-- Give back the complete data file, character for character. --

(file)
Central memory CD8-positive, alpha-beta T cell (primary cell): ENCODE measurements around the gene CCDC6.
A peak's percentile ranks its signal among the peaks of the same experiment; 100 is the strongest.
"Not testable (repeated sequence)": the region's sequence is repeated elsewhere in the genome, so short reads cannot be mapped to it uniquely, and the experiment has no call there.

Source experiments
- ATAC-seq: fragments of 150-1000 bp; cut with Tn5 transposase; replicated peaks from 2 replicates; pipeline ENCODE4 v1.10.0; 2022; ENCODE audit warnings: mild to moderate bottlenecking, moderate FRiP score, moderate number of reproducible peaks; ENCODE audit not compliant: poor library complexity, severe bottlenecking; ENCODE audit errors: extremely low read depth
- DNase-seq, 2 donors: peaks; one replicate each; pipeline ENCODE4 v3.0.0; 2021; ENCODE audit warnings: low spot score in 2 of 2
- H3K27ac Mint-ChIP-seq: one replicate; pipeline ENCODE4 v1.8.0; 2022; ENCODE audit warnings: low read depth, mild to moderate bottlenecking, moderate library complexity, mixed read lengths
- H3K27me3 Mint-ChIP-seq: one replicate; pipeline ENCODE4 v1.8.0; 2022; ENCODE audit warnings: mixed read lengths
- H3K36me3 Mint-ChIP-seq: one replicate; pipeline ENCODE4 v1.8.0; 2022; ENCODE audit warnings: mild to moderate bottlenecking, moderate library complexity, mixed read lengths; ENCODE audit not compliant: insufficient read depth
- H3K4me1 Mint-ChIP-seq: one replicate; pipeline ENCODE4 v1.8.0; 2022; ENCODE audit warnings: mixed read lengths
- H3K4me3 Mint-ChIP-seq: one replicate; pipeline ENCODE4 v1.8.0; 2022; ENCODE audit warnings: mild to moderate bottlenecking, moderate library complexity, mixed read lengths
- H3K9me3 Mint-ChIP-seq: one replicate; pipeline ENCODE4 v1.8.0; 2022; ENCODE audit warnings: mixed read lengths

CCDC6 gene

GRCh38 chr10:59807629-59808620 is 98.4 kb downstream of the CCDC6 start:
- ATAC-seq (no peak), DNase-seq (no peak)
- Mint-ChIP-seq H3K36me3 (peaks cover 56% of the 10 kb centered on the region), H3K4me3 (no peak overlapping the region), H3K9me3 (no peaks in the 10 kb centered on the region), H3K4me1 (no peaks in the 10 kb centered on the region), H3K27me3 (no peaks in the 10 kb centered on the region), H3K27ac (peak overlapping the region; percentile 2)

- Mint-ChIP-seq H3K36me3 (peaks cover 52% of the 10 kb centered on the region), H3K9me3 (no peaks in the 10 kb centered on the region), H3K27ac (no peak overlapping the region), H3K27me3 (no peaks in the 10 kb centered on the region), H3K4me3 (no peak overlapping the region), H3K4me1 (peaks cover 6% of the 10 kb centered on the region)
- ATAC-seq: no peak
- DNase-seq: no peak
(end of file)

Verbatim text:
Central memory CD8-positive, alpha-beta T cell (primary cell): ENCODE measurements around the gene CCDC6.
A peak's percentile ranks its signal among the peaks of the same experiment; 100 is the strongest.
"Not testable (repeated sequence)": the region's sequence is repeated elsewhere in the genome, so short reads cannot be mapped to it uniquely, and the experiment has no call there.

Source experiments
- ATAC-seq: fragments of 150-1000 bp; cut with Tn5 transposase; replicated peaks from 2 replicates; pipeline ENCODE4 v1.10.0; 2022; ENCODE audit warnings: mild to moderate bottlenecking, moderate FRiP score, moderate number of reproducible peaks; ENCODE audit not compliant: poor library complexity, severe bottlenecking; ENCODE audit errors: extremely low read depth
- DNase-seq, 2 donors: peaks; one replicate each; pipeline ENCODE4 v3.0.0; 2021; ENCODE audit warnings: low spot score in 2 of 2
- H3K27ac Mint-ChIP-seq: one replicate; pipeline ENCODE4 v1.8.0; 2022; ENCODE audit warnings: low read depth, mild to moderate bottlenecking, moderate library complexity, mixed read lengths
- H3K27me3 Mint-ChIP-seq: one replicate; pipeline ENCODE4 v1.8.0; 2022; ENCODE audit warnings: mixed read lengths
- H3K36me3 Mint-ChIP-seq: one replicate; pipeline ENCODE4 v1.8.0; 2022; ENCODE audit warnings: mild to moderate bottlenecking, moderate library complexity, mixed read lengths; ENCODE audit not compliant: insufficient read depth
- H3K4me1 Mint-ChIP-seq: one replicate; pipeline ENCODE4 v1.8.0; 2022; ENCODE audit warnings: mixed read lengths
- H3K4me3 Mint-ChIP-seq: one replicate; pipeline ENCODE4 v1.8.0; 2022; ENCODE audit warnings: mild to moderate bottlenecking, moderate library complexity, mixed read lengths
- H3K9me3 Mint-ChIP-seq: one replicate; pipeline ENCODE4 v1.8.0; 2022; ENCODE audit warnings: mixed read lengths

CCDC6 gene

GRCh38 chr10:59807629-59808620 is 98.4 kb downstream of the CCDC6 start:
- ATAC-seq (no peak), DNase-seq (no peak)
- Mint-ChIP-seq H3K36me3 (peaks cover 56% of the 10 kb centered on the region), H3K4me3 (no peak overlapping the region), H3K9me3 (no peaks in the 10 kb centered on the region), H3K4me1 (no peaks in the 10 kb centered on the region), H3K27me3 (no peaks in the 10 kb centered on the region), H3K27ac (peak overlapping the region; percentile 2)

- Mint-ChIP-seq H3K36me3 (peaks cover 52% of the 10 kb centered on the region), H3K9me3 (no peaks in the 10 kb centered on the region), H3K27ac (no peak overlapping the region), H3K27me3 (no peaks in the 10 kb centered on the region), H3K4me3 (no peak overlapping the region), H3K4me1 (peaks cover 6% of the 10 kb centered on the region)
- ATAC-seq: no peak
- DNase-seq: no peak